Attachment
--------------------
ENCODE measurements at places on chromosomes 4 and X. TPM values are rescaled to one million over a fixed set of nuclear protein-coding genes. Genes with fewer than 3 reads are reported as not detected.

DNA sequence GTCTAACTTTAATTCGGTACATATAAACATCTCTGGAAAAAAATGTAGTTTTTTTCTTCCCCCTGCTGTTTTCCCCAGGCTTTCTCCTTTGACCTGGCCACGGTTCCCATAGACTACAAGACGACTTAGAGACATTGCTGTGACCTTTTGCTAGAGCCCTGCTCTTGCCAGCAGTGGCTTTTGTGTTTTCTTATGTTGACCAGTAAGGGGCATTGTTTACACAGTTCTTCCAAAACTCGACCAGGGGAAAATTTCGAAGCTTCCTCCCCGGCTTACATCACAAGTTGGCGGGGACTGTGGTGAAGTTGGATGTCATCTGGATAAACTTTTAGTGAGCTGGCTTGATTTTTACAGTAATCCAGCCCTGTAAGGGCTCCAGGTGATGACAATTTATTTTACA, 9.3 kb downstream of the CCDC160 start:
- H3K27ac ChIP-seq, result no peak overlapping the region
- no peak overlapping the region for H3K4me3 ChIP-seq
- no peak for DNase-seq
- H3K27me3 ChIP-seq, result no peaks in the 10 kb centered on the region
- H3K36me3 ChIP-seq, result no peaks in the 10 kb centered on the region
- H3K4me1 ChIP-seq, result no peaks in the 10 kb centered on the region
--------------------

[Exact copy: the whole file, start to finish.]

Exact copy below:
ENCODE measurements at places on chromosomes 4 and X. TPM values are rescaled to one million over a fixed set of nuclear protein-coding genes. Genes with fewer than 3 reads are reported as not detected.

DNA sequence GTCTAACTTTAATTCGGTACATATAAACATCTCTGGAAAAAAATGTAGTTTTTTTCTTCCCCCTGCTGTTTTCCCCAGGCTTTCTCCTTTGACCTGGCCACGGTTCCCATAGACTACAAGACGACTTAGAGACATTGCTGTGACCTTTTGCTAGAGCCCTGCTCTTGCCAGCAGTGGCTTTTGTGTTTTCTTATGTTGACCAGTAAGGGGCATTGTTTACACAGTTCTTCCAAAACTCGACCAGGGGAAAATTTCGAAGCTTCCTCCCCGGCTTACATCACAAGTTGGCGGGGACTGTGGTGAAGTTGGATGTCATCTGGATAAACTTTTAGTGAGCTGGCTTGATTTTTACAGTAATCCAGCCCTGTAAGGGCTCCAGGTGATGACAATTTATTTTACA, 9.3 kb downstream of the CCDC160 start:
- H3K27ac ChIP-seq, result no peak overlapping the region
- no peak overlapping the region for H3K4me3 ChIP-seq
- no peak for DNase-seq
- H3K27me3 ChIP-seq, result no peaks in the 10 kb centered on the region
- H3K36me3 ChIP-seq, result no peaks in the 10 kb centered on the region
- H3K4me1 ChIP-seq, result no peaks in the 10 kb centered on the region